A new state may soon emerge in Oceania: Will Bougainville become the newest country in the world?

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The inhabitants of Oceania’s Bougainville are holding a referendum that will define the island’s future. Rich in copper and gold, Bougainville will opt for Papua New Guinea’s independence or regional autonomy.

After 20 years of waiting, the inhabitants of the island of Bougainville in Oceania will be able to vote in a referendum that will determine whether the region becomes independent of Papua New Guinea. If expectations are confirmed by mid-December, Bougainville is set to become the world’s 194th independent state.

“It’s obvious that the people are now in the mood for celebration and I join them as they have every right to celebrate,” Momis told a media conference. “This is a forecast or beginning of good things to come if we collaborate and work as trusted partners to implement something that both parties have contributed to.”

For two weeks, the inhabitants of Bougainville will be able to vote. Referendum results are due to be announced in mid-December. Expectations are for an overwhelming independence victory.

The referendum is an organizational challenge, as 90% of the population lives in rural areas.

Communication on the island is scarce: there is no radio or television network that caters for the entire population, and only 100 copies of Papua New Guinean newspapers arrive on the island daily.

Self-determination and matriarchal culture

From a cultural, linguistic and geographical point of view, Bougainville is closer to the neighboring Solomon Islands archipelago than to Papua New Guinea.

Bougainville has about 250,000 inhabitants and 25 language groups spread across ten different clans that practice matriarchy – which sets them apart from the practices of the country to which they currently belong.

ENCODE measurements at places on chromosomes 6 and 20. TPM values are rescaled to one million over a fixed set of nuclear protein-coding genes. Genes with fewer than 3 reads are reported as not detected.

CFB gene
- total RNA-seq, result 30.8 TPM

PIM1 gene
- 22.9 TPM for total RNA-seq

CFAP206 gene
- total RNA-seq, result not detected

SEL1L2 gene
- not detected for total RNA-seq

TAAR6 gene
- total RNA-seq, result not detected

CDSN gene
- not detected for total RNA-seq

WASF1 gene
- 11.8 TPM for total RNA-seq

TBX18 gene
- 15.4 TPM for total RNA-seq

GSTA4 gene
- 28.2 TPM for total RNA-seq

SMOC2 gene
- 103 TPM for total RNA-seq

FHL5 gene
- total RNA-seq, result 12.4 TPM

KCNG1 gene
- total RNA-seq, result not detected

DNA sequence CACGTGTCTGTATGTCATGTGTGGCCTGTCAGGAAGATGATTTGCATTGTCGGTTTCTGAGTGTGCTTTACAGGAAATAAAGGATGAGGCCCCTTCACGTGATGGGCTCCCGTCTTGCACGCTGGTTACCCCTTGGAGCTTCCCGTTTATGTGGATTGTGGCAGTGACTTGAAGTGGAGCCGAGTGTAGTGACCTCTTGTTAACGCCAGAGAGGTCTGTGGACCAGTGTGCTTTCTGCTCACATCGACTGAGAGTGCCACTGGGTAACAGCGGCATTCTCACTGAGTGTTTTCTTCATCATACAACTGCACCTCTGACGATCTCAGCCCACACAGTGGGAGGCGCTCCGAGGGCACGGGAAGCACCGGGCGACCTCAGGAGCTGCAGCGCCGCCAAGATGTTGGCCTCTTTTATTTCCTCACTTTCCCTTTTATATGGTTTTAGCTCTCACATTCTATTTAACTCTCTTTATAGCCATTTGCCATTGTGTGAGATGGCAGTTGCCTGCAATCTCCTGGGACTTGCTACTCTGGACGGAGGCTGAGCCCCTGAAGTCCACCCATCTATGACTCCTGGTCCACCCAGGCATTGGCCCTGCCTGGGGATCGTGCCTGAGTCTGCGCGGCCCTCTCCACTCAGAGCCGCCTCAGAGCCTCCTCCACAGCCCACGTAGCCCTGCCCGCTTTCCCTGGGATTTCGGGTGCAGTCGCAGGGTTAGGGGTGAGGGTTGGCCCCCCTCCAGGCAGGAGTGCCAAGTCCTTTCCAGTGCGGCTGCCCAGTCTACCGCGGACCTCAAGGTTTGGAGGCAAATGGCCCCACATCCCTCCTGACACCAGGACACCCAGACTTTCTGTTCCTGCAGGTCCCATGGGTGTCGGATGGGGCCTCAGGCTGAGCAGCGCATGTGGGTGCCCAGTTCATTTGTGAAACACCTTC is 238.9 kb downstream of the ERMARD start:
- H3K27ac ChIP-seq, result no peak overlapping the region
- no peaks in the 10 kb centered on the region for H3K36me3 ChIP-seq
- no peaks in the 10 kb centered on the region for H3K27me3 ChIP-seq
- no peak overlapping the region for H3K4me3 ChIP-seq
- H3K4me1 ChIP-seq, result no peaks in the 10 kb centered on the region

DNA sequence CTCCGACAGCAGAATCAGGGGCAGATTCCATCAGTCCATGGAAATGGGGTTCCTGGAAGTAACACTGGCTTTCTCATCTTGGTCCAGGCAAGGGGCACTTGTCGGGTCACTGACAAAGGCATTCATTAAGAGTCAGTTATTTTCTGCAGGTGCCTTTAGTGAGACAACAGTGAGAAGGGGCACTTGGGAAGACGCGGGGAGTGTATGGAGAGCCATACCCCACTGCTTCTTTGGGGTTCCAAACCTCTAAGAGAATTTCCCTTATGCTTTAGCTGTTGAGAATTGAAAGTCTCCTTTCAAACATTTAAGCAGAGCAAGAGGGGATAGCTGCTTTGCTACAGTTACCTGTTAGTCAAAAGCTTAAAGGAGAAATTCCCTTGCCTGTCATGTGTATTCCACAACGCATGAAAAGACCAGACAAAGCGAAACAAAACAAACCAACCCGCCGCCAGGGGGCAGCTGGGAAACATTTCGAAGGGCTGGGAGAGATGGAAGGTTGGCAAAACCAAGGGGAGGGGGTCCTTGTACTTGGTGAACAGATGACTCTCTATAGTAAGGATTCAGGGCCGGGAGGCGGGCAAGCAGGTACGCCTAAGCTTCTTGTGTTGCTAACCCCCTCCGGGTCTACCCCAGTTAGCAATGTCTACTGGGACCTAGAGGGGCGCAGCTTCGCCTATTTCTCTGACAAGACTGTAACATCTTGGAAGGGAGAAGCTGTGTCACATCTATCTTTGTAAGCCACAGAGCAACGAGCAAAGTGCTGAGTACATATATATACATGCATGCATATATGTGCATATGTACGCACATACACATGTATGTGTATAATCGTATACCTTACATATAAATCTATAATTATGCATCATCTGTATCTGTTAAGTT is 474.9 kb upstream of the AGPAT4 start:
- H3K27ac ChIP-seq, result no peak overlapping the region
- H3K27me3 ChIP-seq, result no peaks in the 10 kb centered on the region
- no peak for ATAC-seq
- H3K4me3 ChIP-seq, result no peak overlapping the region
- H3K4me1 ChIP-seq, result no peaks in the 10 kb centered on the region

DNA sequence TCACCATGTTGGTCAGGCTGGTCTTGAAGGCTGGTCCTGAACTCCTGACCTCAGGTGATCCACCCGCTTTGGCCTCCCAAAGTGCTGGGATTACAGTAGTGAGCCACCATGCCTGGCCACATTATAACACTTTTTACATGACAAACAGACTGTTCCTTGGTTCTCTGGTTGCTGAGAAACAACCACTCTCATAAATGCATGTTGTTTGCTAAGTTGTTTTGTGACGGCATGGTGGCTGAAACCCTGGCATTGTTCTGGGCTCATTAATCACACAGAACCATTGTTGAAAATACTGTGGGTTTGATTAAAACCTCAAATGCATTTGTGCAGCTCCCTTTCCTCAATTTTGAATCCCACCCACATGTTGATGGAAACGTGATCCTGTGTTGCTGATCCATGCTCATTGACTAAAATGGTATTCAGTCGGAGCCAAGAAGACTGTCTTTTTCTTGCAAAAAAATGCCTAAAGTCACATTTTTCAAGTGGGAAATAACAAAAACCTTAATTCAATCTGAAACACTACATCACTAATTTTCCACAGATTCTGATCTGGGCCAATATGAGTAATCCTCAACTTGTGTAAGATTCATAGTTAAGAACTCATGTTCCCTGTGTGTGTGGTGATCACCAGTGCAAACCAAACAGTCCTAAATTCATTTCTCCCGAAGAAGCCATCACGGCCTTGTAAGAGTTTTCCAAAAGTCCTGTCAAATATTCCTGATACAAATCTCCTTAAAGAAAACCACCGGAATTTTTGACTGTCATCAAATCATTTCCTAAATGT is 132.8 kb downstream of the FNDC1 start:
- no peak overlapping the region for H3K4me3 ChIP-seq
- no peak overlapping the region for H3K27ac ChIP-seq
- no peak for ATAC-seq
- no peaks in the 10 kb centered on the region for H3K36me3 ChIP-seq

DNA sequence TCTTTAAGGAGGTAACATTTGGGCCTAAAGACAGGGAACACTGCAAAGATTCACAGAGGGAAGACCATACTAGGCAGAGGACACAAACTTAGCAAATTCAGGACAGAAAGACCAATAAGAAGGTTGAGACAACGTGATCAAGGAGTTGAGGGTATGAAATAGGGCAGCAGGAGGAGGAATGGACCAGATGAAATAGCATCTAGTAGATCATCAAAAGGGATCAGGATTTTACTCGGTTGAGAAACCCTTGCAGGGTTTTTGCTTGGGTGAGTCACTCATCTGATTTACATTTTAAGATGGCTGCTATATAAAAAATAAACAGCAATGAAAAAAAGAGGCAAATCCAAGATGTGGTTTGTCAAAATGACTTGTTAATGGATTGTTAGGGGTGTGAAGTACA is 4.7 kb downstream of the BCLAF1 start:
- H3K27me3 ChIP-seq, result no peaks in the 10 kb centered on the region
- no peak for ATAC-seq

The region became part of Papua New Guinea as one of the late nineteenth-century colonial many accidents, according to Dr. Anthony Reagan of the Australian National University.

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Bougainville first sought independence shortly after Papua New Guinea separated from Australia in 1975.

A unilateral declaration of independence from the Republic of Northern Solomon was issued, but Bougainville did not gain UN support in its struggle for sovereignty.

Copper and Gold Mines

In Paguna, in the central mountains of Bougainville, is one of the largest copper and gold mines in the world. Operated by a local company in partnership with the exploitative Australian multinational Rio Tinto, the mines were a source of funds for Papua New Guinea between the 1970s and 1980s, generating 44% of the country’s income.

“I want to see Bougainville become our own country, in my lifetime. I want to see us producing our own products. We have tons of natural resources, good lands and great farmers so we need to take ownership starting with this vote,” said Moses Seropa from Arawa who has already voted.

The exploitation of the mine, however, had serious environmental and social consequences, as well as few resources for the local population as ithe profits were directed mostly to the shareholders.

Severe crisis over the exploitation of wealth led to a civil war in 1988, characterized as “the deadliest, bloodiest and most destructive conflict in the South Pacific since World War II,” according to John Momis.

In 2001, as part of the peace process that ended hostilities, a referendum was promised to the people of Bougainville so that they could opt for Papua New Guinea’s independence or greater autonomy.

The referendum has been held since last Saturday and is expected to close on December 7, 2019. The results are due to be released by mid-December.

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